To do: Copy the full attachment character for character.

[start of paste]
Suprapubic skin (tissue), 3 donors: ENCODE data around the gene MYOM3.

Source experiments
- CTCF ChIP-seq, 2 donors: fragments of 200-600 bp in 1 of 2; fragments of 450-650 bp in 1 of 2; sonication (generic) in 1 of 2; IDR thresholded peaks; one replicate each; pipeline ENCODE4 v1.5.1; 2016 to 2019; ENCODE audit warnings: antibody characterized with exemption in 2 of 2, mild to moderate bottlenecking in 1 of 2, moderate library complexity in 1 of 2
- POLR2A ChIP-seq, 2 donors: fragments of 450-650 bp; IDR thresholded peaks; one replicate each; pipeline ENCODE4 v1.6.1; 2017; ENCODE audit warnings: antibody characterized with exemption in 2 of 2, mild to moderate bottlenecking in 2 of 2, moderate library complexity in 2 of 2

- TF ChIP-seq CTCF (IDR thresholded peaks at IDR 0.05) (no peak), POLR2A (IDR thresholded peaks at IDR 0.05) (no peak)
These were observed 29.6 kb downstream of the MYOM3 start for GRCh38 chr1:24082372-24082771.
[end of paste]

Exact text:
Suprapubic skin (tissue), 3 donors: ENCODE data around the gene MYOM3.

Source experiments
- CTCF ChIP-seq, 2 donors: fragments of 200-600 bp in 1 of 2; fragments of 450-650 bp in 1 of 2; sonication (generic) in 1 of 2; IDR thresholded peaks; one replicate each; pipeline ENCODE4 v1.5.1; 2016 to 2019; ENCODE audit warnings: antibody characterized with exemption in 2 of 2, mild to moderate bottlenecking in 1 of 2, moderate library complexity in 1 of 2
- POLR2A ChIP-seq, 2 donors: fragments of 450-650 bp; IDR thresholded peaks; one replicate each; pipeline ENCODE4 v1.6.1; 2017; ENCODE audit warnings: antibody characterized with exemption in 2 of 2, mild to moderate bottlenecking in 2 of 2, moderate library complexity in 2 of 2

- TF ChIP-seq CTCF (IDR thresholded peaks at IDR 0.05) (no peak), POLR2A (IDR thresholded peaks at IDR 0.05) (no peak)
These were observed 29.6 kb downstream of the MYOM3 start for GRCh38 chr1:24082372-24082771.